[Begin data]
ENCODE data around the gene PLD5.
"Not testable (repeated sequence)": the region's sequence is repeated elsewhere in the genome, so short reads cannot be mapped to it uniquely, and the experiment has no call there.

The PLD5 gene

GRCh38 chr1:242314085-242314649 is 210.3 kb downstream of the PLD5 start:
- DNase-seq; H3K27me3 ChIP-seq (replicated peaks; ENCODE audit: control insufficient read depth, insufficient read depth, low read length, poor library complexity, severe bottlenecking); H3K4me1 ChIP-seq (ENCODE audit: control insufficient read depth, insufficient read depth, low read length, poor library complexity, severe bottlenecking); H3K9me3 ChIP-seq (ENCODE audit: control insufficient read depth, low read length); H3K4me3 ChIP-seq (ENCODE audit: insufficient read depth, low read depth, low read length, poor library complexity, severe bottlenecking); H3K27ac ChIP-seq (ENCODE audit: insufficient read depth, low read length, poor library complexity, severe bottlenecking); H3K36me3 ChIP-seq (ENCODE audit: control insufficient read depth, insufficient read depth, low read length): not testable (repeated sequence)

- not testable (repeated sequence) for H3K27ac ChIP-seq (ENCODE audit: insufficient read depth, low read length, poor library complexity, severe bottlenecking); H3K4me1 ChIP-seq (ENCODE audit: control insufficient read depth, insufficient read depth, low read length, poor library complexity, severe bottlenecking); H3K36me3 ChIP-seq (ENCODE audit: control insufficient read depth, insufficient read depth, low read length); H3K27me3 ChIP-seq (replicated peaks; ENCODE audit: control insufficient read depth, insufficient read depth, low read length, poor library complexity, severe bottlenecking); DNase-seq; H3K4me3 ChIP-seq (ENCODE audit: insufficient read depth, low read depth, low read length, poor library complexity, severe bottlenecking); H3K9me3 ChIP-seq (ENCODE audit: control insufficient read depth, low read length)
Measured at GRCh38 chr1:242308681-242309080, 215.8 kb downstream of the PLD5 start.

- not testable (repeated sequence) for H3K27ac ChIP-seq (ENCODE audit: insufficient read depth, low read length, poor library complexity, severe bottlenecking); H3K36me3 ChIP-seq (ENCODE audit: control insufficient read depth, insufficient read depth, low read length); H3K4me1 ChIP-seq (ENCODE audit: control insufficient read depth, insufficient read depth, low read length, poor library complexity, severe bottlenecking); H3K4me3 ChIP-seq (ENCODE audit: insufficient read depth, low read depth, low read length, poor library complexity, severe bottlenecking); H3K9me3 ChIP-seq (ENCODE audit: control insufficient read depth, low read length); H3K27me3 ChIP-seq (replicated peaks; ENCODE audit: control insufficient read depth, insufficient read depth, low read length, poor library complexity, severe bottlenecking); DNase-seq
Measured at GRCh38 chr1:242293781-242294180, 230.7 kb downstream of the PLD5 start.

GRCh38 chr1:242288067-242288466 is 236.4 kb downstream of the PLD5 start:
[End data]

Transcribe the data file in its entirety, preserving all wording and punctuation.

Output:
ENCODE data around the gene PLD5.
"Not testable (repeated sequence)": the region's sequence is repeated elsewhere in the genome, so short reads cannot be mapped to it uniquely, and the experiment has no call there.

The PLD5 gene

GRCh38 chr1:242314085-242314649 is 210.3 kb downstream of the PLD5 start:
- DNase-seq; H3K27me3 ChIP-seq (replicated peaks; ENCODE audit: control insufficient read depth, insufficient read depth, low read length, poor library complexity, severe bottlenecking); H3K4me1 ChIP-seq (ENCODE audit: control insufficient read depth, insufficient read depth, low read length, poor library complexity, severe bottlenecking); H3K9me3 ChIP-seq (ENCODE audit: control insufficient read depth, low read length); H3K4me3 ChIP-seq (ENCODE audit: insufficient read depth, low read depth, low read length, poor library complexity, severe bottlenecking); H3K27ac ChIP-seq (ENCODE audit: insufficient read depth, low read length, poor library complexity, severe bottlenecking); H3K36me3 ChIP-seq (ENCODE audit: control insufficient read depth, insufficient read depth, low read length): not testable (repeated sequence)

- not testable (repeated sequence) for H3K27ac ChIP-seq (ENCODE audit: insufficient read depth, low read length, poor library complexity, severe bottlenecking); H3K4me1 ChIP-seq (ENCODE audit: control insufficient read depth, insufficient read depth, low read length, poor library complexity, severe bottlenecking); H3K36me3 ChIP-seq (ENCODE audit: control insufficient read depth, insufficient read depth, low read length); H3K27me3 ChIP-seq (replicated peaks; ENCODE audit: control insufficient read depth, insufficient read depth, low read length, poor library complexity, severe bottlenecking); DNase-seq; H3K4me3 ChIP-seq (ENCODE audit: insufficient read depth, low read depth, low read length, poor library complexity, severe bottlenecking); H3K9me3 ChIP-seq (ENCODE audit: control insufficient read depth, low read length)
Measured at GRCh38 chr1:242308681-242309080, 215.8 kb downstream of the PLD5 start.

- not testable (repeated sequence) for H3K27ac ChIP-seq (ENCODE audit: insufficient read depth, low read length, poor library complexity, severe bottlenecking); H3K36me3 ChIP-seq (ENCODE audit: control insufficient read depth, insufficient read depth, low read length); H3K4me1 ChIP-seq (ENCODE audit: control insufficient read depth, insufficient read depth, low read length, poor library complexity, severe bottlenecking); H3K4me3 ChIP-seq (ENCODE audit: insufficient read depth, low read depth, low read length, poor library complexity, severe bottlenecking); H3K9me3 ChIP-seq (ENCODE audit: control insufficient read depth, low read length); H3K27me3 ChIP-seq (replicated peaks; ENCODE audit: control insufficient read depth, insufficient read depth, low read length, poor library complexity, severe bottlenecking); DNase-seq
Measured at GRCh38 chr1:242293781-242294180, 230.7 kb downstream of the PLD5 start.

GRCh38 chr1:242288067-242288466 is 236.4 kb downstream of the PLD5 start: